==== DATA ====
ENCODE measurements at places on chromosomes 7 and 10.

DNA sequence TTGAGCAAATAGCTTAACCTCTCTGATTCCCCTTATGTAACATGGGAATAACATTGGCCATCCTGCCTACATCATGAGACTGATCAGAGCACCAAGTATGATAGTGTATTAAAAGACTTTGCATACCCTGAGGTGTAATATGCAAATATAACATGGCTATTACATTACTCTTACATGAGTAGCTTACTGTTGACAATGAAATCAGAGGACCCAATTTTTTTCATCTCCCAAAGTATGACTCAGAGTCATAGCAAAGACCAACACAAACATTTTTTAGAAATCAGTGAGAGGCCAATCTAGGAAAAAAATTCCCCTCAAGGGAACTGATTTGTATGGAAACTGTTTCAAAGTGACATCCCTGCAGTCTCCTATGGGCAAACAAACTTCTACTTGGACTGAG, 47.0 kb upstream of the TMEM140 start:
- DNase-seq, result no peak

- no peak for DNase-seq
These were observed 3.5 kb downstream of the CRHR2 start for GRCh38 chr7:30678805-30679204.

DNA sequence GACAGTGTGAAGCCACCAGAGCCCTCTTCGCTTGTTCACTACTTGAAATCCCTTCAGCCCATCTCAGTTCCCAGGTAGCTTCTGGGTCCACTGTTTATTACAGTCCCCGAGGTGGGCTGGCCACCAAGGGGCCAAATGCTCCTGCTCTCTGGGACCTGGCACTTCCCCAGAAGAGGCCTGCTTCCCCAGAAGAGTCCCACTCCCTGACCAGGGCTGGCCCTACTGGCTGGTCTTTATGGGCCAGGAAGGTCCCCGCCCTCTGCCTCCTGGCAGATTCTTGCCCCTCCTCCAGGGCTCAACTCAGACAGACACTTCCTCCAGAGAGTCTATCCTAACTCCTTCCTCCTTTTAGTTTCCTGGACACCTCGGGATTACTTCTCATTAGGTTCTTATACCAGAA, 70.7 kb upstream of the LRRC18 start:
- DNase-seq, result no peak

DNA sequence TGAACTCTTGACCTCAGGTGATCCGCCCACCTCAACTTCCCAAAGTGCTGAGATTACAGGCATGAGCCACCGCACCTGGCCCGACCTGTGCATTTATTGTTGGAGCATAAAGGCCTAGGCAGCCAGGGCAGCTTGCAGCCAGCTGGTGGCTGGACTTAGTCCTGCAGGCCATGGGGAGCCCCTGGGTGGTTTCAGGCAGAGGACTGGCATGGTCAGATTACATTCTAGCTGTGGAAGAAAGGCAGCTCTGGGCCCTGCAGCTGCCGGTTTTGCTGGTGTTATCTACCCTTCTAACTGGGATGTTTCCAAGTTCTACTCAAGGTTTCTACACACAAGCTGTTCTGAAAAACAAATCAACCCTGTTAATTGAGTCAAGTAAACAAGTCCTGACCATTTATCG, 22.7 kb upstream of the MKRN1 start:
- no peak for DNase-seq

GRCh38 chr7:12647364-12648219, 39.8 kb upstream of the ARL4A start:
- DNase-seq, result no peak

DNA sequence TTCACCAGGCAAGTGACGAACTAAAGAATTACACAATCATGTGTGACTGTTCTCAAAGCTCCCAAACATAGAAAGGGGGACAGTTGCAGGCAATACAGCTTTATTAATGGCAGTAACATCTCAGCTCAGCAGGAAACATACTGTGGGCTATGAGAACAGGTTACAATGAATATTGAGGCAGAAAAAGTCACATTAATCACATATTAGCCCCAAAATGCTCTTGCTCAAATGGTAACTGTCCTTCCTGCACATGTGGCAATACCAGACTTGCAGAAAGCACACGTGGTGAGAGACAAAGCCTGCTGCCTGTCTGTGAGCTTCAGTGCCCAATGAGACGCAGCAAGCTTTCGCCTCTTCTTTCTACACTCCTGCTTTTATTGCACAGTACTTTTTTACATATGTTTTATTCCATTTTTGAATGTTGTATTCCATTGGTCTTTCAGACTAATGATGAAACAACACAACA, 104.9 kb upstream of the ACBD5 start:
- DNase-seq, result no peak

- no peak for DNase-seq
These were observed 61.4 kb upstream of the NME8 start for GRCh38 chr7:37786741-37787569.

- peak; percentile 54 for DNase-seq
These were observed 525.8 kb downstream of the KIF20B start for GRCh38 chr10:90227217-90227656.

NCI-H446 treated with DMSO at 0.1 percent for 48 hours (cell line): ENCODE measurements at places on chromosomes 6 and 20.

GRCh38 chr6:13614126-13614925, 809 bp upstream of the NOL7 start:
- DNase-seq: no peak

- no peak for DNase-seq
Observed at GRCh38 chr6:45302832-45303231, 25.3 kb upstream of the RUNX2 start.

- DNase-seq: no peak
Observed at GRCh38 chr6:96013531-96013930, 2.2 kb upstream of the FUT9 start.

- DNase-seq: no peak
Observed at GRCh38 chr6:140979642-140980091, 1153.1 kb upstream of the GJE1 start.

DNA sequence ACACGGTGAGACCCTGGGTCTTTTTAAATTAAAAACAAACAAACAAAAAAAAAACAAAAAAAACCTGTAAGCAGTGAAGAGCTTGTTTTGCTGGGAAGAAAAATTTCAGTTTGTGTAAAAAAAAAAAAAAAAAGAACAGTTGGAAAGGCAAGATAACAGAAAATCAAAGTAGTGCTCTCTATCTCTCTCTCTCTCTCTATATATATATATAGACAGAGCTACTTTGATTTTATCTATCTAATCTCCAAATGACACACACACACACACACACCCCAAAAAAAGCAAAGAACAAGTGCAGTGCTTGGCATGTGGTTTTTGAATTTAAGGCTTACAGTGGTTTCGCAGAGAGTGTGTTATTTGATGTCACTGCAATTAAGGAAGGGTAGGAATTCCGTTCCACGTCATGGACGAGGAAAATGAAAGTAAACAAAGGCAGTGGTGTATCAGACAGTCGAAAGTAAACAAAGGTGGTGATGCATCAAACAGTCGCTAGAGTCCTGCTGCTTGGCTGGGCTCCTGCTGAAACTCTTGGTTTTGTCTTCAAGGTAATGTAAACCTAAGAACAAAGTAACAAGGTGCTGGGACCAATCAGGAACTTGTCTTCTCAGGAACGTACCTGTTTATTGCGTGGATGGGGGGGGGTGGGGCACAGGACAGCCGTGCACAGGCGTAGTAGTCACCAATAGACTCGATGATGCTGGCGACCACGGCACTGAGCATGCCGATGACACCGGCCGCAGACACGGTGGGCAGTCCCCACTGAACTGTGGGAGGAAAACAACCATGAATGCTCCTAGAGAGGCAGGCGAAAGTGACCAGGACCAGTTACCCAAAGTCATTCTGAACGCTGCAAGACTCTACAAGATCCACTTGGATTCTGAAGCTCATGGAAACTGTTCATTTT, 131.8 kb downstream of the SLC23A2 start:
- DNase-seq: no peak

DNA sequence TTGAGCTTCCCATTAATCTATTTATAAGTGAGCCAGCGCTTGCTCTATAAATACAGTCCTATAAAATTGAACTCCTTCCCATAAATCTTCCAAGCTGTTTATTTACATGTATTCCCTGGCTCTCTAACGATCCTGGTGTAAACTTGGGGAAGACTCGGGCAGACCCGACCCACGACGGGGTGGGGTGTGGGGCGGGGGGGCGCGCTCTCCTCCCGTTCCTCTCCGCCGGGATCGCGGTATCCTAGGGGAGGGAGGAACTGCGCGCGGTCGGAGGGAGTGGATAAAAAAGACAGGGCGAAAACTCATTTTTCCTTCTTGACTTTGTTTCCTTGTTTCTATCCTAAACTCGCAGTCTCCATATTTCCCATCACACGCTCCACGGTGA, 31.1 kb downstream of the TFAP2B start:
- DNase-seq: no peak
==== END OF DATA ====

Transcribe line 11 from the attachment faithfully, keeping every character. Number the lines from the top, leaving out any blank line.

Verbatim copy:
- DNase-seq, result no peak